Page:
tomato ratatouille

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This vegetable stew is hearty and filling, and it comes with the added feeling of virtuousness because it is made entirely of fresh vegetables.  There is nothing in it to feel guilty about. I used salsa to season it, but a tomato paste or puree with some wine would be wonderful.

Tomato Ratatouille (adapted from The Photo Cookbook-Quick and Easy)

Prep time: 20 minutes
Cook time: 25 minutes

1 teaspoon olive oil
1 medium onion cut into thin wedges
4 garlic cloves, chopped
1 small eggplant, chopped
1 red and 1 green bell pepper, seeded and chopped
1 zucchini, chopped
2 tablespoons tomato paste (I used two tablespoons salsa for flavor and bite)
3 tablespoons water
2/3 cup sliced mushrooms (I used fresh shiitakes)
2 large ripe tomatoes, chopped
pepper
1 tablespoon shredded fresh basil, to serve, optional
2 tablespoons freshly grated Parmesan cheese, to serve, optional

1. Heat the oil in a Dutch pot. Add the onion, garlic, and eggplant and cook, stirring frequently, for 3 minutes.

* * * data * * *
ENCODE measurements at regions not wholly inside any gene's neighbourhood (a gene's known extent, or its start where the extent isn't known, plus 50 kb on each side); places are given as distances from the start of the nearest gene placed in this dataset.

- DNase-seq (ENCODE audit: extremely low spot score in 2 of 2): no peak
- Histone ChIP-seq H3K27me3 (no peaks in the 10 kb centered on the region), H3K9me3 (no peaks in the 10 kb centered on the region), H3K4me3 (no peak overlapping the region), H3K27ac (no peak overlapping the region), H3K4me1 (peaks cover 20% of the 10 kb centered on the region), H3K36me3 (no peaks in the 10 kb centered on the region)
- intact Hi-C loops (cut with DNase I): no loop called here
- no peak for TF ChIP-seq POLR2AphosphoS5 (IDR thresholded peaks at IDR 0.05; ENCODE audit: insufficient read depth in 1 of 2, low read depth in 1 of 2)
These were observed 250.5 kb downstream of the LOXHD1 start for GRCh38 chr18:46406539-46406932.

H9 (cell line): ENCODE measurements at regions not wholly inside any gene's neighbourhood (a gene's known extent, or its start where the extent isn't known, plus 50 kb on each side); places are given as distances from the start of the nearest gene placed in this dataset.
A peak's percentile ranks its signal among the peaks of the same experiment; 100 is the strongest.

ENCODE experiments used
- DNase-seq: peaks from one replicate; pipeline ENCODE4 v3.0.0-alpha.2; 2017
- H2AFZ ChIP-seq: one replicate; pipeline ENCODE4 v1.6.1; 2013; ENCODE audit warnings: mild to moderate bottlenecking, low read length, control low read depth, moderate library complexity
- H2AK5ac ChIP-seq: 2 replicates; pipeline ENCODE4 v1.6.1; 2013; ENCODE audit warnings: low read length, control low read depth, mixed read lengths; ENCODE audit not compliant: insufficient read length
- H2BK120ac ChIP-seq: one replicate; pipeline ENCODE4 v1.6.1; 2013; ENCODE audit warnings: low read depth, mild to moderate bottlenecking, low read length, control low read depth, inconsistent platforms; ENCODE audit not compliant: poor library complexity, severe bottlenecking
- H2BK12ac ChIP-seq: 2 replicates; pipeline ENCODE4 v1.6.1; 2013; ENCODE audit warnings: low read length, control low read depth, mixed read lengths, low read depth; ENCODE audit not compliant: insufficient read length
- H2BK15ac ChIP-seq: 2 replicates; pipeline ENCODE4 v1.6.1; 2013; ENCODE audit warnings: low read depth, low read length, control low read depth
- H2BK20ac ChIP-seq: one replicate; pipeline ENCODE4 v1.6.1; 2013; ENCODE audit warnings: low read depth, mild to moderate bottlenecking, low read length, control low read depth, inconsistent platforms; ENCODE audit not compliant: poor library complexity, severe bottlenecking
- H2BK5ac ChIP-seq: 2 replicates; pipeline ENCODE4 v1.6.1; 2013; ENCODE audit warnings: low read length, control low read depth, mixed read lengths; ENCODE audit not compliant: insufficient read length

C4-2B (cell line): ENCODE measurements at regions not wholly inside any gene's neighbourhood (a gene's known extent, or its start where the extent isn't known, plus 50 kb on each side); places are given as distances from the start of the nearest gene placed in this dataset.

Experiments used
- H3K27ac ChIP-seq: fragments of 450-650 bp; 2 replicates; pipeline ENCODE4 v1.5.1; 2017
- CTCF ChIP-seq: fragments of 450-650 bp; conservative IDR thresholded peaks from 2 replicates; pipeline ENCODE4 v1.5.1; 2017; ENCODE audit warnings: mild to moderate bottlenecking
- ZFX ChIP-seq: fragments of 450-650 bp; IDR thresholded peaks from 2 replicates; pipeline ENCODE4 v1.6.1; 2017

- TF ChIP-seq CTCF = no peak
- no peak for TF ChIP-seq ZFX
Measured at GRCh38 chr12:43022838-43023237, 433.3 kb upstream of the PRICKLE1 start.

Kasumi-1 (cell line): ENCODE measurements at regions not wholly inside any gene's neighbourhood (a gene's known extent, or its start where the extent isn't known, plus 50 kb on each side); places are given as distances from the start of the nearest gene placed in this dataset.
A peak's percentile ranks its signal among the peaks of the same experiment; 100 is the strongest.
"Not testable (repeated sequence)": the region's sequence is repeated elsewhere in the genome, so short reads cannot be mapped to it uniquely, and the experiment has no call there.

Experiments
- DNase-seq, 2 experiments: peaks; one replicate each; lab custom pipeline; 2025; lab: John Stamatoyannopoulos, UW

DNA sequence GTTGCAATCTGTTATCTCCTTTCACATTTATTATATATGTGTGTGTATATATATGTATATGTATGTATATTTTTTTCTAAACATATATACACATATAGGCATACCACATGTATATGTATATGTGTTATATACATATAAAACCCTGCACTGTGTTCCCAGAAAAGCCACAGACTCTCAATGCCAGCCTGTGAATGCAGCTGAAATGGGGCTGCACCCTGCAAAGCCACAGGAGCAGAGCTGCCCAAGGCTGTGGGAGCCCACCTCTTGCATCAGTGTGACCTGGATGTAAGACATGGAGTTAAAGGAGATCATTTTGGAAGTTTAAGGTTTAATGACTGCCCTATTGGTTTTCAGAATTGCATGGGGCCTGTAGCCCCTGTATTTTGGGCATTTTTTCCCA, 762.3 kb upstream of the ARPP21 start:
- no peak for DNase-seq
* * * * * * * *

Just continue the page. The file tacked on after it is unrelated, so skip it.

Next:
2. Add the bell peppers and zucchini.
3. Mix together the tomato paste and water in a small bowl and stir into the pan. Bring to a boil, cover, reduce the heat to a simmer, and cook for 10 minutes.
4. Add the mushrooms and tomatoes, with pepper to taste, and continue to simmer for 12-15 minutes, stirring occasionally, until the vegetables are tender.
5. Garnish with shredded basil and serve with Parmesan cheese, if desired.

steamed chicken breast with herb butter and coconut basmati rice

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I forgot the pickled vegetables.

This dish is made in 2 steps; the rice is cooked in a rice cooker and the chicken is steamed by wrapping each breast in foil then baking the packets in the oven. The original recipe from The Photo Cookbook-Quick and Easy directs steaming packets of chicken over the rice as it cooks. This is tricky, since both rice and chicken cook at different rates depending on the temperature. I thought it would be easier to do them separately. My solution worked, for the chicken and the rice came together wonderfully, with delicate undertones of coconut and herbs. The original recipe called for just a butter-cilantro stuffing. Though I love cilantro, by itself, the taste can be monotonous. The Chinese know this, and often combine it with other herbs such as Chinese celery (kunchai in Thai) and onion. The result is a more complex flavor, however, it lacks that extra bite and tang. The Thai solution is to put in chiles, and I agree with this approach. You want the flavor of chile without burning off your taste buds.